Looking back to face forward

I’m not sure when Facebook added the THIS DAY ___ YEARS AGO feature, reminding us what we had posted on this day in years past. It is often nice to reminisce about a concert a year ago or some silly family event that a picture captured perfectly. I often stop for a moment, let my mind drift back in time, smile, and move on.

In addition to those relatively recent events, come posts as long as ten, twelve even THIRTEEN years ago! First, I am not sure what I was doing, chronically every Americano I drank or telling the world I was on call in the ICU. I sincerely apologize to anyone and everyone I was Facebook friends with back then for annoying you with such egocentric musings. But what is truly killing me are the other post and pictures. My kids when they were well “kids” instead of the young adults they are now. Seeing curly hair that is now straight, braces now removed, playing a little league game with that mitt broken in from a winter’s worth of nights under the mattress, innocent smiles that hopefully are not gone forever. I see myself in some of these pictures. More hair on my head and a lot less grey. Long runs at three in the morning while still at work by seven. Fewer wrinkles, no beard. Carrying less weight on my shoulders despite a child sitting on top of them.

It takes me more than a few moments before I am able to collect myself from these memories.

Facebook continues to remind me that at one point I thought I had all the time in the world. More time to watch the girl with curls swing across the monkey bars. More time to play catch with the boy wearing that baseball mitt. More time to run before my knees creak and my back aches.

How naïve I was.

I am working on embracing, not lamenting, the inevitable changes in myself and family that continue to occur. I am also trying to avoid all the clichés here.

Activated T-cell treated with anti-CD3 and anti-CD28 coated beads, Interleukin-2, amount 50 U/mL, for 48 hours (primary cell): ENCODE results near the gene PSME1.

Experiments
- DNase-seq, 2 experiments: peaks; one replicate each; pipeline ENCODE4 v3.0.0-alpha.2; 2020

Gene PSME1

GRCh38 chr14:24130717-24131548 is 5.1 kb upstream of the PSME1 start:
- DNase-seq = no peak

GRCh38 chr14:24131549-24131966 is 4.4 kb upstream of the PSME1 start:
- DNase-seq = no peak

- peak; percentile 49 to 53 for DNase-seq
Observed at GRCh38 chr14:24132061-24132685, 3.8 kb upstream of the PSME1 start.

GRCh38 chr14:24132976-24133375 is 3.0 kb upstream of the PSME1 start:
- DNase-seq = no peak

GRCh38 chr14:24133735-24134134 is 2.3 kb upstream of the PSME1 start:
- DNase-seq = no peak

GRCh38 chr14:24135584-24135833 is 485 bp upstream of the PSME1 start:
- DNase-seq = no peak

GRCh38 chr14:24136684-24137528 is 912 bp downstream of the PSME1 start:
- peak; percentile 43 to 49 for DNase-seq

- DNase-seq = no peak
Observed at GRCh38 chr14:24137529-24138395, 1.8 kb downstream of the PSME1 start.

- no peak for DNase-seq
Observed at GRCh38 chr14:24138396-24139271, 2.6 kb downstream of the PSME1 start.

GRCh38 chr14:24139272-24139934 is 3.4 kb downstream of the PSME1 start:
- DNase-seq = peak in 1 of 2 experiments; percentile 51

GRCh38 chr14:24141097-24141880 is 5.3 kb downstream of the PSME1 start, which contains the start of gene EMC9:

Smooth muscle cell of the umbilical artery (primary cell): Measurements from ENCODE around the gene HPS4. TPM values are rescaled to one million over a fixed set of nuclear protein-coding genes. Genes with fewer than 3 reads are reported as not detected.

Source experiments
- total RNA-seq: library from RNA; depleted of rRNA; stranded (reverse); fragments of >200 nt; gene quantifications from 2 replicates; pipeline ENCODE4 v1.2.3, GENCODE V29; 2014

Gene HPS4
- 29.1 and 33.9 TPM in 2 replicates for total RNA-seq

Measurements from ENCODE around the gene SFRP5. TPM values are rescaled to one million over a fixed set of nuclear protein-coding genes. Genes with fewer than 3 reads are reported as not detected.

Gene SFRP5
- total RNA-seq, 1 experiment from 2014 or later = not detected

“If I knew then what I know now”

“If I could do it all over, I would change…”

I will admit these thoughts flutter and float between my ears longer than I’d like. I try to change my focus to the future. And then I remember there is still the here and now. My daughter, who has outgrown her curls, is driving and dancing while fitting in her homework and friends. My son, who has outgrown that baseball mitt, is taking on new challenges on a daily basis. And I have a few more early morning runs left in my knees and back before I hang up my running shoes and visor.

So thank you Facebook. For my daily reminder of “this day years ago”. And in turn, hopefully not forgot what I still can do today.

Sleepless Nights

You were closer to one year of age than two. Our family just three. Between surviving a combined internal medicine and pediatrics internship for me and navigating your young world for your mom, our days were challenging. But the nights. Those endless nights. As the sun would set on the cumulative fatigue of our day, the tension would grow and start to take hold. The rising dread would join our evening journey. Sleep, for you, was never easy. If and when it would come, its hold on you was more often brief and brittle. The crib lay empty and your room stood quiet, having been given up months ago. We entered nights with one goal in mind. Survive until the morning.

That night was different. The reasons escape me; exhaustion in your mother’s eyes or the frustration in mine. But that night I was determined to create a night of sleep for your mom. I pushed her out of our bedroom door, leaving just you and me behind.

You ran to the door, chasing after her. I grabbed you. Picked you up without looking you in the eye. I carried you to the far side of the bed and lay you down, tucking you under the covers. Almost before I could get to my side of the bed, you bolted up and slid off. Racing back to the door, hoping to get through and back to the comfort of your mother’s embrace. And thus it started. I rolled out on my side, intercepting you. I picked you up without looking you in the eye. I carried you to the far side of the bed and lay you down, tucking you in under the covers. Within seconds, you were sliding out of the bed. Repeating this dance. Again. And again. And again. With each repeated attempt, your determination and frustration grew. The cries louder and the screams stronger. I lost track of the number of times you bolted for that door, blurred by the tears streaming down my face.